Rising petroleum demand in China, North America and Europe will help bring global oil markets into balance this year, BP Plc Chief Executive Officer Bob Dudley said.
“Global supply and demand recently have moved toward a better balance, and we expect this trend to continue into the second half of 2016 and probably reaching a balance by the end of the year on a daily basis,” Dudley said in a speech to the Economic Club of Washington, D.C. As stockpiles are drawn down, oil prices will probably reach $50 per barrel by the end of the year and $50 to $60 next year, Dudley added.
Crude prices in New York have rebounded by about 90 percent since hitting a 12-year low in February, hovering around $50 a barrel, as U.S. output has declined and disruptions in Nigeria and Canada pared supplies. It’s still worth less than half its peak price in mid-2014 though, which has forced BP and other producers to slash spending and defer new projects. That approach should continue even as BP works to replenish naturally declining reserves.
“We’re not expecting the days of $100 oil to return anytime soon, so we must maintain our discipline and continue to improve our productivity or we won’t survive,” he said. “We’ve got about 40 projects that look economic between now and the early 2020s that we can see.”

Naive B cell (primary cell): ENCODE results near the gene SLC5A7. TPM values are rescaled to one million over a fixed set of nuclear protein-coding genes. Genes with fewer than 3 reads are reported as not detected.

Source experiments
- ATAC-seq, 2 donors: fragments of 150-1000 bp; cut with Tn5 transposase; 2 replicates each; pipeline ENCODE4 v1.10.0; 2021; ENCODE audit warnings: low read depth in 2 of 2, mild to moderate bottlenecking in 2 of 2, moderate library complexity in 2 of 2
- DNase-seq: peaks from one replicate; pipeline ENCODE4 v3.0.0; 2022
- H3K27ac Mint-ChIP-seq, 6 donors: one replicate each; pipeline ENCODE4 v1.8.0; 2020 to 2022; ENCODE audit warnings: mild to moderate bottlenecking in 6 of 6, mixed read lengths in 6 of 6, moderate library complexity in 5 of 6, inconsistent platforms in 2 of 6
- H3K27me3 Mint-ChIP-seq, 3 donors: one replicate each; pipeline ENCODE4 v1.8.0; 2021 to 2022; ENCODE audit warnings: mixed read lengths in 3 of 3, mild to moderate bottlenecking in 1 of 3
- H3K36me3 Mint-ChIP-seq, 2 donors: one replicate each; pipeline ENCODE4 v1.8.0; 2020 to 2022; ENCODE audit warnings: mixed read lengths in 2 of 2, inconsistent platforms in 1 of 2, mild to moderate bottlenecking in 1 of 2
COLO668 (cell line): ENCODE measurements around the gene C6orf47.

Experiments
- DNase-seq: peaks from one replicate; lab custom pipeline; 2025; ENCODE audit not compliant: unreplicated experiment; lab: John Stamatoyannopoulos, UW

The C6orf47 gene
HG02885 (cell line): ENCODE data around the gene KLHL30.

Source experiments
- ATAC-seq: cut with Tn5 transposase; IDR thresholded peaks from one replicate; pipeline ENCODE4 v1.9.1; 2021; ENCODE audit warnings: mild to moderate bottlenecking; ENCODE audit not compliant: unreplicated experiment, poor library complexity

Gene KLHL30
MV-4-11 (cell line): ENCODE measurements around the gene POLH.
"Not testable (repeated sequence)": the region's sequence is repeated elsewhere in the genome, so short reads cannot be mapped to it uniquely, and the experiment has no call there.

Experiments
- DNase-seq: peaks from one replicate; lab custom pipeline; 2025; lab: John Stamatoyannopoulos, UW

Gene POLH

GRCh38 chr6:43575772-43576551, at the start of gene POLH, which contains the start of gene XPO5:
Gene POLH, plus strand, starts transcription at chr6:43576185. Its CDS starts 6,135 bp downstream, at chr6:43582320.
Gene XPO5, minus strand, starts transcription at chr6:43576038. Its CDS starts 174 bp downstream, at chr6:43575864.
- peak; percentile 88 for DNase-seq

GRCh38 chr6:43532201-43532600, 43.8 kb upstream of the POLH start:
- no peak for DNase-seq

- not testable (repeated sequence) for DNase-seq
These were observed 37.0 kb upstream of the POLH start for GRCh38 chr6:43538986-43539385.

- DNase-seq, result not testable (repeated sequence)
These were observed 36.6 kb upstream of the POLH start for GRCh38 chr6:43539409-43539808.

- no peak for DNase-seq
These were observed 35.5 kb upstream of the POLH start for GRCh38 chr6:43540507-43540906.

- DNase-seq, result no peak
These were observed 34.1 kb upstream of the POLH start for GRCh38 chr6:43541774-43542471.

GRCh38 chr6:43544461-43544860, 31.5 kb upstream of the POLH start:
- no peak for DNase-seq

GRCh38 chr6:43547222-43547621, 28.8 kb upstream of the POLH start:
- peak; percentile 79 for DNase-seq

BP, one of the largest producers in Alaska, is working to sweep more oil out of the aging Prudhoe Bay field, nearly four decades after production began. Dudley emphasized continued North Slope oil production is important to sustaining flows on the Trans Alaska Pipeline System, but said natural gas could be even more important to the state’s economic and energy future. BP is working with Exxon Mobil Corp. and ConocoPhillips to advance a liquefied natural gas export project in Alaska.
“The future of Alaska is probably its natural gas,” Dudley said. “While the oil will continue,” he added, “natural gas has got a great future.”
BP has zealously protected dividends under Dudley’s watch, after a brief suspension following the 2010 Gulf of Mexico oil spill. Dudley described the experience as instructive. He said he met U.K. residents, who make up 40 percent of the company’s shareholders, who were devastated by the decision at the time.
Dudley also emphasized the importance of “a price on carbon” to allow “a stable, orderly transition to a lower-carbon future,” since oil and gas will remain a significant part of the world’s energy mix for decades to come. Other oil companies, including Exxon, have advocated a price on emissions of carbon dioxide, a greenhouse gas that contributes to climate change.
“After investing $8 billion in low-carbon energies over the past decade, we’ve learned the hard way that carbon pricing is crucial to helping renewables compete on a global scale,” Dudley said. “But it must be done in a way that doesn’t favor particular ways to reduce emissions, doesn’t discourage the development of still-unknown technologies and doesn’t disadvantage the U.S. in global competition.”